Whilst Hetairos may be the Goliath amongst the fleet, David may certainly be the much smaller Class40 contender, Vaquita. The yacht was recently the first across the Atlantic in the RORC Racing Division of the Atlantic Rally for Cruisers (ARC) from Las Palmas de Gran Canaria to St Lucia. The highly competitive crew took on the giants in the ARC fleet and arrived in St Lucia a full 36 hours ahead of the nearest competition and followed just behind the 28m (91ft) maxi, Med Spirit who took line honours amongst the 217 boat fleet, a few hours shy of the fastest time ever. Vaquita is from Austria and blasted her way across the Atlantic, exceeding 23 knots at times during her surfing runs, and managed to sustain 18-20 in the fresh conditions, covering the 2,800 nautical mile course in just over 12 days; a magnificent feat for a 40-footer.
Vaquita's owner, Christof Petter, will race with two friends, supported by three professional sailors, including ex-Volvo Ocean Race skipper Andreas Hanakamp who summed up their thoughts on the Caribbean 600: "So far we have mainly been racing against non-Class40 boats, so we are looking forward to lining up with some equal boats to figure out where we are standing. The Caribbean 600 is very attractive for us as it is a mid-winter event with the world's best and most famous racing yachts competing. Great sailing conditions accompanied by attractive social events, a good combination. We look forward to the Race as it has lots of reaching predicted, something a Class40 is best at."
Lt Col Paul Macro from The Royal Armoured Corps Yacht Club team have chartered a First 40.7 from Ondeck: "We are conscious that we will be one of the smallest entries in this race, but we are determined to live up to the example set last year by the Army Offshore Team, which won Class 2 in British Soldier. Our emphasis is to encourage young soldiers and officers to take part and to provide demanding, exciting, but different sailing for soldiers. Both for those who have been RACYC Offshore squad members in the 2011 season, but also to encourage less experienced soldiers to try racing offshore."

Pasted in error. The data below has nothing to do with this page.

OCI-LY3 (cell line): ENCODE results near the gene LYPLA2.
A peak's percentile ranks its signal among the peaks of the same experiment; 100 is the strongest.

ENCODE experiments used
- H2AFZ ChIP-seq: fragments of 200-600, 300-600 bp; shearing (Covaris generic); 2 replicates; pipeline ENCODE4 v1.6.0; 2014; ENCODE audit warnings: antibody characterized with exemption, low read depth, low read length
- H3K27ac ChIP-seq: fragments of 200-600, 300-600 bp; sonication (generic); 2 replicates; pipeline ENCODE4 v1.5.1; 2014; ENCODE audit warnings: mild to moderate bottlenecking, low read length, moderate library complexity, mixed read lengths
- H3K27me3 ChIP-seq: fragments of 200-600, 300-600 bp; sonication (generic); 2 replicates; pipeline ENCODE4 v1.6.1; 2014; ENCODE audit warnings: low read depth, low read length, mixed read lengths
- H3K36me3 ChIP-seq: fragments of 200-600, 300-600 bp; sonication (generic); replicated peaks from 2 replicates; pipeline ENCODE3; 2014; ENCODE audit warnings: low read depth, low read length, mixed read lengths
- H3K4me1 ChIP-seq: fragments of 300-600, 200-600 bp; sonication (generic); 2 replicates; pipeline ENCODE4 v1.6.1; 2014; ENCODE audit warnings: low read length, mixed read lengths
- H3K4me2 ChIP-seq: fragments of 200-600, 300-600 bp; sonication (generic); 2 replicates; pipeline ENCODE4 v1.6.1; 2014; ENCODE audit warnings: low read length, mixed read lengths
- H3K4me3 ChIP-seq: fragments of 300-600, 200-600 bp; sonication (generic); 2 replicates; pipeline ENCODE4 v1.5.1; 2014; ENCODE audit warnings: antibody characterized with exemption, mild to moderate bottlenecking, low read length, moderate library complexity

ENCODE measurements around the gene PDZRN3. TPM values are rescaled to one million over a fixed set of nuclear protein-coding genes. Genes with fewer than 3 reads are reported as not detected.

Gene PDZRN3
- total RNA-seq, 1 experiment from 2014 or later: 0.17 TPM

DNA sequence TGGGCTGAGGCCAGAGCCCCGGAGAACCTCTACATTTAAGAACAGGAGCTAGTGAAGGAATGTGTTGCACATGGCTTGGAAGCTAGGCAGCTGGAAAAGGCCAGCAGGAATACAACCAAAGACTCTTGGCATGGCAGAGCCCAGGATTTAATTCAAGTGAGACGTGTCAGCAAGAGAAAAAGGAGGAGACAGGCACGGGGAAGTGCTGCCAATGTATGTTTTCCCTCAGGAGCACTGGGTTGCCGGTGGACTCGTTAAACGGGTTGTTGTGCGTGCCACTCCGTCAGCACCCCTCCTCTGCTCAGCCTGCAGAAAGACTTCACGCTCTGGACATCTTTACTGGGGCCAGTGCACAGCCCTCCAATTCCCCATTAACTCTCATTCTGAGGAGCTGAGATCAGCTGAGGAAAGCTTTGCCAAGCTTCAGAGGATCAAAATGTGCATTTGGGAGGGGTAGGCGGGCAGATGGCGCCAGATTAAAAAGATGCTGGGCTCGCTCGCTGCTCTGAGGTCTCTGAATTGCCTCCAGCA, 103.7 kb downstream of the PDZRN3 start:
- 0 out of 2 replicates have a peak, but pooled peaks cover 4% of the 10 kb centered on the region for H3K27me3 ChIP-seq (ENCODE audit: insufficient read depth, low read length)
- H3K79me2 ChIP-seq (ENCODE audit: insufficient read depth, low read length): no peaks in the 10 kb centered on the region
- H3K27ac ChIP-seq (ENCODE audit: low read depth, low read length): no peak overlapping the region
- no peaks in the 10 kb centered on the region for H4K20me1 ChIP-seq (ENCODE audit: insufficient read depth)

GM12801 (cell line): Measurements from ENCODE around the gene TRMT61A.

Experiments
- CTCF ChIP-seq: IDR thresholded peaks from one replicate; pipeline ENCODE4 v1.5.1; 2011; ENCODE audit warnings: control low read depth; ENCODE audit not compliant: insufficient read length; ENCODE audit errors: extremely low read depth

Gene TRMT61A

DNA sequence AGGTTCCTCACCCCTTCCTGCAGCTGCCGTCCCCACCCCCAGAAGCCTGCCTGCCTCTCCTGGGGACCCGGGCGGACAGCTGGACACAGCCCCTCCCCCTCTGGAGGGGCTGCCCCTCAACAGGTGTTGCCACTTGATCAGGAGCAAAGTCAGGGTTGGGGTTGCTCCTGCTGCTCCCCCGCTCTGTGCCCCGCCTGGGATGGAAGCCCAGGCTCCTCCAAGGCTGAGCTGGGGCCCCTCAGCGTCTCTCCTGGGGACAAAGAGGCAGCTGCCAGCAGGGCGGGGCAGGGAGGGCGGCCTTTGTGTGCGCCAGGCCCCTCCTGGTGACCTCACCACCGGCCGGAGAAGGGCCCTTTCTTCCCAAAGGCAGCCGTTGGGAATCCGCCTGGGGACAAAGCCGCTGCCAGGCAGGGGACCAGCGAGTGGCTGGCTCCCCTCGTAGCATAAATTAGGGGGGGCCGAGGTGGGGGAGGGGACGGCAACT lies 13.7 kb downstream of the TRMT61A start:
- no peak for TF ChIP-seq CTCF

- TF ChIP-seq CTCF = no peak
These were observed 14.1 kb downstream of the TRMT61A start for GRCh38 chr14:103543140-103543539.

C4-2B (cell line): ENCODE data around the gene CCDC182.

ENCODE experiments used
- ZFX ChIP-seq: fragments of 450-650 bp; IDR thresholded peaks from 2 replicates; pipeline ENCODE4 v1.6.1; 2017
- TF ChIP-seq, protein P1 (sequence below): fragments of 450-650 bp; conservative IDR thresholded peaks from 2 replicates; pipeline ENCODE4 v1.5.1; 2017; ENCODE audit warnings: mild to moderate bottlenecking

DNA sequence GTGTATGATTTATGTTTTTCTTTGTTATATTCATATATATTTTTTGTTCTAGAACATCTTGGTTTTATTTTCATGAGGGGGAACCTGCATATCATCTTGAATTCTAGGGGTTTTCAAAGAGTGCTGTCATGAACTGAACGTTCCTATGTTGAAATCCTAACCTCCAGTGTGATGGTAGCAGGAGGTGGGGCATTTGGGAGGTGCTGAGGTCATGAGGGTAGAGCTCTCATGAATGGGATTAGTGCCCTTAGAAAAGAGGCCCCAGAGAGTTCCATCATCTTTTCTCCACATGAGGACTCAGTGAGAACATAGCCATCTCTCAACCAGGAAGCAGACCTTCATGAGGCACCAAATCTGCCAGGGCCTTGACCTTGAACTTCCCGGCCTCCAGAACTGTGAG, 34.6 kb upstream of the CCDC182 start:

"Because the Army requires from its people a spirit that is similar to that required to go offshore racing. Soldiers have to work together as a team, under time pressure, when cold, wet and tired, in difficult and even dangerous conditions. This adventurous team spirit is required by a successful offshore racing crew just as it is by the crew of a tank or any other armoured vehicle," continues Lt Col Macro who has 10 crew signed up to the challenge, all self funded by the soldiers themselves and relies on discounted charter fees and assistance of charitable welfare funds such as the Army Sports Lottery and the Berlin Infantry Brigade Memorial Fund.
Underwriter's 'room'for improvement?
"For 2012 we want to really make an impression on the race course and compete with sailing superstars on a level that would really challenge us," says Andrew Jameson from the Lloyd's of London Yacht Club (LLYC). Chartering the RP78, LLYC IDEA, the crew is made up of keen amateur sailors, some who are boat owners themselves, but all are members of the Lloyd's of London Yacht Club which was formed in 1936 for underwriters working in the 'Room'at Lloyd's, as an introduction to offshore racing. The club has supported RORC races to this present day the Lloyd's club Commodore, Liz Lotz and Andrew Jameson chartered places on the Farr 65, Spirit of Minerva, in 2009 and found the RORC Caribbean 600 a great challenge and loved the race.
"Talking endlessly about the Race with other LLYC club members, we noticed a great level of interest. On the back of this we ended up taking 23 club members to Antigua to race in 2010 but unfortunately had to retire due to lack of wind that year! In 2011 LLYC were unable to enter a yacht into the race as many members of the club had commitments, but this didn't stop a few crewing on yachts such as Windrose of Amsterdam and Northern Child. For this race the wind blew and stories from the returning members re-lit fires of longing to enter the race again."
"We would love nothing more than to get a podium position but we have the utmost respect for the teams we will be racing against and to be able to support this amazing RORC race is great. The quicker the yacht, the longer in the bar after the race!" concludes Jameson.
The RORC Caribbean 600 is fast developing a reputation as an offshore classic with perfect sailing in perfect (warm) conditions. Click here for the list of entries and expressions of interest